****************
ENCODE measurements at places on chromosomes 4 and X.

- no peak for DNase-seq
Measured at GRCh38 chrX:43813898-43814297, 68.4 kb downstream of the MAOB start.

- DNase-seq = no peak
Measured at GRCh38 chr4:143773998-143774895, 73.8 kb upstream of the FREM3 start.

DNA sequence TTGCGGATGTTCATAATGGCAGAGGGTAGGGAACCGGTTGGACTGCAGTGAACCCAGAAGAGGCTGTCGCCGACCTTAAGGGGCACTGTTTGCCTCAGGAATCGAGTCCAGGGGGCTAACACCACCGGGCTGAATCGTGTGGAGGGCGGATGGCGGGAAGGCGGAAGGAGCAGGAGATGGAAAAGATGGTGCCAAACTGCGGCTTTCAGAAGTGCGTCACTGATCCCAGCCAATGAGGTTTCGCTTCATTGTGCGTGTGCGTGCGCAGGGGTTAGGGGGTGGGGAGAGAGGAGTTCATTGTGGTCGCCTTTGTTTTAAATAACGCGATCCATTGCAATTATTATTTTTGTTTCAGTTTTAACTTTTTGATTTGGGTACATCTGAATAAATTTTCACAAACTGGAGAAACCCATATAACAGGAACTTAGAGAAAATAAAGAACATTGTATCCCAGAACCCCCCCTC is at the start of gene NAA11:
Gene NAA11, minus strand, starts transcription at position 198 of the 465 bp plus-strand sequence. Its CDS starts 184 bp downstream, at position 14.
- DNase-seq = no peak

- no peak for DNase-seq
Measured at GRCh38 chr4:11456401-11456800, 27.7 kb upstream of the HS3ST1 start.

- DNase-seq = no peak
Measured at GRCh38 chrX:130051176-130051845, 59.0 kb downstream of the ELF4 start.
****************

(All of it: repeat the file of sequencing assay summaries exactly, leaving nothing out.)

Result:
ENCODE measurements at places on chromosomes 4 and X.

- no peak for DNase-seq
Measured at GRCh38 chrX:43813898-43814297, 68.4 kb downstream of the MAOB start.

- DNase-seq = no peak
Measured at GRCh38 chr4:143773998-143774895, 73.8 kb upstream of the FREM3 start.

DNA sequence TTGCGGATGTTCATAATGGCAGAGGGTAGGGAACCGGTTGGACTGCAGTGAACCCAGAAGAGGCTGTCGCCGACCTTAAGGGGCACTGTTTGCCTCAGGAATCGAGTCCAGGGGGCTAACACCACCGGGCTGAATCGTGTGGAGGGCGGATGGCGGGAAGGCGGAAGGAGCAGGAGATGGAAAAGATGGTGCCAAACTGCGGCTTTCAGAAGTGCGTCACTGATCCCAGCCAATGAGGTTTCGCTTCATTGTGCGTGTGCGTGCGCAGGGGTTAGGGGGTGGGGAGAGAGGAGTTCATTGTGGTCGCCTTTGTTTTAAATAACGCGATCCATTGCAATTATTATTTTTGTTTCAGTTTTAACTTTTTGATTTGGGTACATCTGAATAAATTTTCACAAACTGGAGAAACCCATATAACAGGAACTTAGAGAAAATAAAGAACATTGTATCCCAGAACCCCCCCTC is at the start of gene NAA11:
Gene NAA11, minus strand, starts transcription at position 198 of the 465 bp plus-strand sequence. Its CDS starts 184 bp downstream, at position 14.
- DNase-seq = no peak

- no peak for DNase-seq
Measured at GRCh38 chr4:11456401-11456800, 27.7 kb upstream of the HS3ST1 start.

- DNase-seq = no peak
Measured at GRCh38 chrX:130051176-130051845, 59.0 kb downstream of the ELF4 start.